which had the mark of the beast, and upon " them which worshipped his image," Rev. xvi. 1, 2.

The church being now constituted, and bless sed with the divine presence, by the voice of her public teaching, directs to the time and manner of inflicting the last plagues on the adhe. rents of Antichrist. Accordingly, having issued her mandate, “ the first angel went and poured 'n out his vial on the earth.” The first trum. pet brought a plague on the earth. The earth there represents the territory, or rather the sub, jects of Imperial Rome. Here it must signify the persons subject to the spiritual jurisdiction of Papal Rome. Accordingly the persons affected by it, are the men who had the mark of the beast, and worshipped his image. The plague


occasioned by it, is “ a noisome and greivous “ fore.” This unquestionably refers to one of the plagues of Egypt, Exod. ix. 9. But a sore taken spiritually, fignifies fin, which is a disease and deformity of the soul. To this purpose the prophet uses these expressions: “ The whole " head is sick, and the whole heart faint; from 66 the fole of the foot even to the head, there is “ no foundness in it, but wounds and bruises,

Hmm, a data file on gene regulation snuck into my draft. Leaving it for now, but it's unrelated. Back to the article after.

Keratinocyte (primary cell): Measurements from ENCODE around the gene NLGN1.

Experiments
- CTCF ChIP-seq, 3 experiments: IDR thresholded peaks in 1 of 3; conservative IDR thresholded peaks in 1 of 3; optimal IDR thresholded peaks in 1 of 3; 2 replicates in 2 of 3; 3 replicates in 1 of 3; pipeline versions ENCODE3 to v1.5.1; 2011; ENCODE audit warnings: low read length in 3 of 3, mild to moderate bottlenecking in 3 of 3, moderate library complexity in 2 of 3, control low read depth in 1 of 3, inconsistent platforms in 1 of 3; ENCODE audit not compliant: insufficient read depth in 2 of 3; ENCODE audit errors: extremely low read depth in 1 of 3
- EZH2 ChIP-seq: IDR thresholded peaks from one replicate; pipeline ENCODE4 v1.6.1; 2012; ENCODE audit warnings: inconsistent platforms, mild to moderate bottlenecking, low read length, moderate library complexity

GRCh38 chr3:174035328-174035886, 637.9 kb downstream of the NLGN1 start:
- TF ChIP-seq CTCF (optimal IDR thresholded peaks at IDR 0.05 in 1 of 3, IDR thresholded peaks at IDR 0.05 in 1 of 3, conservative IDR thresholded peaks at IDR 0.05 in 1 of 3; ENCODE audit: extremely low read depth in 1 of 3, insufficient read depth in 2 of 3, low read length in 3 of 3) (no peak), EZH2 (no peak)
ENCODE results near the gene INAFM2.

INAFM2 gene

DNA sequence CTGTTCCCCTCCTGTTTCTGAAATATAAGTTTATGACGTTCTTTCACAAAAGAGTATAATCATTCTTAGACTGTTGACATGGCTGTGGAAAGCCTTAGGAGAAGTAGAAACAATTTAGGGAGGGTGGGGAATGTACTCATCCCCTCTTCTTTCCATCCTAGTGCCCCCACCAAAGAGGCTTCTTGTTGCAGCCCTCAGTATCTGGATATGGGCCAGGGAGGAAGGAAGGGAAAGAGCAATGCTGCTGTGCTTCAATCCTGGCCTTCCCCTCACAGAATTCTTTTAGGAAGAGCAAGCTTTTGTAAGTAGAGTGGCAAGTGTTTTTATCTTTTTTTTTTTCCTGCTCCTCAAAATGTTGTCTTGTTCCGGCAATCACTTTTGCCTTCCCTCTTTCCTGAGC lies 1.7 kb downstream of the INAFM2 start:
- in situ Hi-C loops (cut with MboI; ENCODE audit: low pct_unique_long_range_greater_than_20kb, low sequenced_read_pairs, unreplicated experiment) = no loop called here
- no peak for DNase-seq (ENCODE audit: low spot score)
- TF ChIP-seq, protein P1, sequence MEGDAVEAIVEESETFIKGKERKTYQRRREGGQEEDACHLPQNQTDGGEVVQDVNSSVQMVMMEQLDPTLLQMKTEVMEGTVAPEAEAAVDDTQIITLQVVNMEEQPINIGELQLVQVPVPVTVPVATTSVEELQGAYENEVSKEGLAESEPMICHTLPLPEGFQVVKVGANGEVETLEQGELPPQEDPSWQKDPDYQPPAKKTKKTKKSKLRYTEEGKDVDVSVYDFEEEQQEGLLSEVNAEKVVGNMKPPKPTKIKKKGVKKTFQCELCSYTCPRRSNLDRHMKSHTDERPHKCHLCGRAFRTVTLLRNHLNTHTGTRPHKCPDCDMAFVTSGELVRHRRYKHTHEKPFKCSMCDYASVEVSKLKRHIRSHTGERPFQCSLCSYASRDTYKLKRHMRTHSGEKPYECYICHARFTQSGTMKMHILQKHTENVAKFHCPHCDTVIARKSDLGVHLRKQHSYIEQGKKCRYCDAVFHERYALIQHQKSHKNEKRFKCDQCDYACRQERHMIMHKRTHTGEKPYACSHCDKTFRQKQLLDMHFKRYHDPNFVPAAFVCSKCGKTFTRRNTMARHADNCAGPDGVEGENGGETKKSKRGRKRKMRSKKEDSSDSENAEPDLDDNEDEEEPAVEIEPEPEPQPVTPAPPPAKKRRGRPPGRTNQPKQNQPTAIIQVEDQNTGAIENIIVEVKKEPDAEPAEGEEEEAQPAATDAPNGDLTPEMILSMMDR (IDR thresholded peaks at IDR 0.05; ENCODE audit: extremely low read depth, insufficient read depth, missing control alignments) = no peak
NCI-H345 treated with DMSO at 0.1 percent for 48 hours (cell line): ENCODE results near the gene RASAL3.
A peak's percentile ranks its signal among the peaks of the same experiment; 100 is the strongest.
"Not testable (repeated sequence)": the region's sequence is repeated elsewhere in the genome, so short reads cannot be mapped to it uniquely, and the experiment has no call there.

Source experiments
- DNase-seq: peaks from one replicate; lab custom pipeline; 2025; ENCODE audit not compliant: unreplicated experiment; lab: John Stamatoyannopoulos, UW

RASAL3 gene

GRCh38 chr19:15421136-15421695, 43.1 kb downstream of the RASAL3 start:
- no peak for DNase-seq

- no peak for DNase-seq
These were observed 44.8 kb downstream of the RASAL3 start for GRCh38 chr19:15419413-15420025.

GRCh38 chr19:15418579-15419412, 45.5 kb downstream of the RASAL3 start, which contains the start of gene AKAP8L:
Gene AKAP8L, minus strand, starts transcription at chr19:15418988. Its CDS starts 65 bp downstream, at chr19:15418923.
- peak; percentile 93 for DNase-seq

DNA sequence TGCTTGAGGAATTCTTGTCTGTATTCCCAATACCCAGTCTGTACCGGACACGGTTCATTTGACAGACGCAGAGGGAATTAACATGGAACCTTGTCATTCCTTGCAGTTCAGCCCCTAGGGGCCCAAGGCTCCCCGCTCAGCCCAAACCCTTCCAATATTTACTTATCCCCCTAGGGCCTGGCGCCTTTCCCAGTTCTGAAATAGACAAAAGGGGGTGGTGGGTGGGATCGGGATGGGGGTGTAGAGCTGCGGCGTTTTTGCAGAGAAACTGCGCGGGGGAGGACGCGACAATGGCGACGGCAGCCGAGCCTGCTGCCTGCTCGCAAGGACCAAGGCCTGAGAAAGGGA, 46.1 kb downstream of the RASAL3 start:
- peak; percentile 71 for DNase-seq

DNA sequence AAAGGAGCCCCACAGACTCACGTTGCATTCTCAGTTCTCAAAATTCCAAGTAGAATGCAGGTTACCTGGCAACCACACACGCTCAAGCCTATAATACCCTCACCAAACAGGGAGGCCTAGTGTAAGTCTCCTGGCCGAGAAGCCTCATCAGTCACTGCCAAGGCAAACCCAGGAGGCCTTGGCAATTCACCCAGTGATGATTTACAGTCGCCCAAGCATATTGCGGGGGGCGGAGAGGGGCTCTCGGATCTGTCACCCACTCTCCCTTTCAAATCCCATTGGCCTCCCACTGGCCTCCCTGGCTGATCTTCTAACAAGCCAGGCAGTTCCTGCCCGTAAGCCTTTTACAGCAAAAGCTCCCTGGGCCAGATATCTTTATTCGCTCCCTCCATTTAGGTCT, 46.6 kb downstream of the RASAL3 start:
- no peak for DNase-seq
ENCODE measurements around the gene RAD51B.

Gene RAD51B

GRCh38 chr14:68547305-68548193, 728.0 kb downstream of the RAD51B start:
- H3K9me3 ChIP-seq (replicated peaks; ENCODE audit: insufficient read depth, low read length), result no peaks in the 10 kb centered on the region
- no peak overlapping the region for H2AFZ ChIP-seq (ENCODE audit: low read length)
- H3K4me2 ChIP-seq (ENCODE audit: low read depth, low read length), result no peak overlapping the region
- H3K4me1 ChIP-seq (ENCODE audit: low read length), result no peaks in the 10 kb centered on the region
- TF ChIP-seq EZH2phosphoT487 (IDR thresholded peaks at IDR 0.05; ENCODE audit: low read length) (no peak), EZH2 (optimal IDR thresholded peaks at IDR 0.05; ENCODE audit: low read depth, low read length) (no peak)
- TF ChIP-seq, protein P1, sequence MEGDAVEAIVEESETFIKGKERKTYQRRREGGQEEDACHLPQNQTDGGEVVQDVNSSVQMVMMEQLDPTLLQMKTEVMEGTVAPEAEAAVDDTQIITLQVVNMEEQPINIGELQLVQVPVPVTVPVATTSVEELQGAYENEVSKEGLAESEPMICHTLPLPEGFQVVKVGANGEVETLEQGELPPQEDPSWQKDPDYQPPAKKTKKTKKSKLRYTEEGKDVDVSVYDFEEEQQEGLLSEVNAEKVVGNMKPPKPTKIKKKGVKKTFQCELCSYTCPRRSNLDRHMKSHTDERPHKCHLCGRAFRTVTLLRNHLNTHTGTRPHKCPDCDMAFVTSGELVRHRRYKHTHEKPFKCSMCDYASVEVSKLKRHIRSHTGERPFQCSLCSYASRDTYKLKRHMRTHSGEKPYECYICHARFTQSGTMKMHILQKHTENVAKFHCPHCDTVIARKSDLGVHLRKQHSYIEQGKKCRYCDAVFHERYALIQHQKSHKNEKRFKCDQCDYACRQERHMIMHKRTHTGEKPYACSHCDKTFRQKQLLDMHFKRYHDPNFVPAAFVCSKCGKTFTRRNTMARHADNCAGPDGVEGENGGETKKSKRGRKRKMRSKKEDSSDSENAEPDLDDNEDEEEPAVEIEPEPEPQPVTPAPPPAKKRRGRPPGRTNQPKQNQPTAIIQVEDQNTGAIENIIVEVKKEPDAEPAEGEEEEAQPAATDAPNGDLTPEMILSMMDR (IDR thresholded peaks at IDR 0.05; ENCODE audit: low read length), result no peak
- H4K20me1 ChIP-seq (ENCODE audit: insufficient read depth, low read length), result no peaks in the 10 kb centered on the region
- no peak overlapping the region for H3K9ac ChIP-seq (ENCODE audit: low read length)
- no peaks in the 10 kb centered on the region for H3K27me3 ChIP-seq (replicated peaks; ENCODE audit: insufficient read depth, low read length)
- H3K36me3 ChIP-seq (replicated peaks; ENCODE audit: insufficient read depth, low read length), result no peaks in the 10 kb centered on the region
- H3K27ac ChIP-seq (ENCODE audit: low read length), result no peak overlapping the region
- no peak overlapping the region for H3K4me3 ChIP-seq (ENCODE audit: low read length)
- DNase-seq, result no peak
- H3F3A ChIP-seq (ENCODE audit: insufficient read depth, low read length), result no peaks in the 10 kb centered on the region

and putrifying fores," Ifa. i. 6. which represent figuratively what he had said plainly, (ver. " 4.), Ah! sinful nation, a people laden with ini“ quity, a seed of evil doers, children that are “ corrupters.” I humbly apprehend, therefore, that the event pointed out in this vial, is, That the impiety and immorality of the Popish superstition shall be convincingly urged on the followers of the beast at the period specified, so that the boldest defenders of that superstition shall not be able to contradict the evidence, but must retire with secret anguish from the field of argument, like the magicians of Egypt, who would not stand before Mofes, because of their boils, Exod. ix. II. I am the more inclined to this opinion, because the witnesses are the agents, by whom all thele plagues are inflicted; and the Reformation furnishes an event similar to the plague of this vial. At that time every tongue was employed, every pen was occupied, in de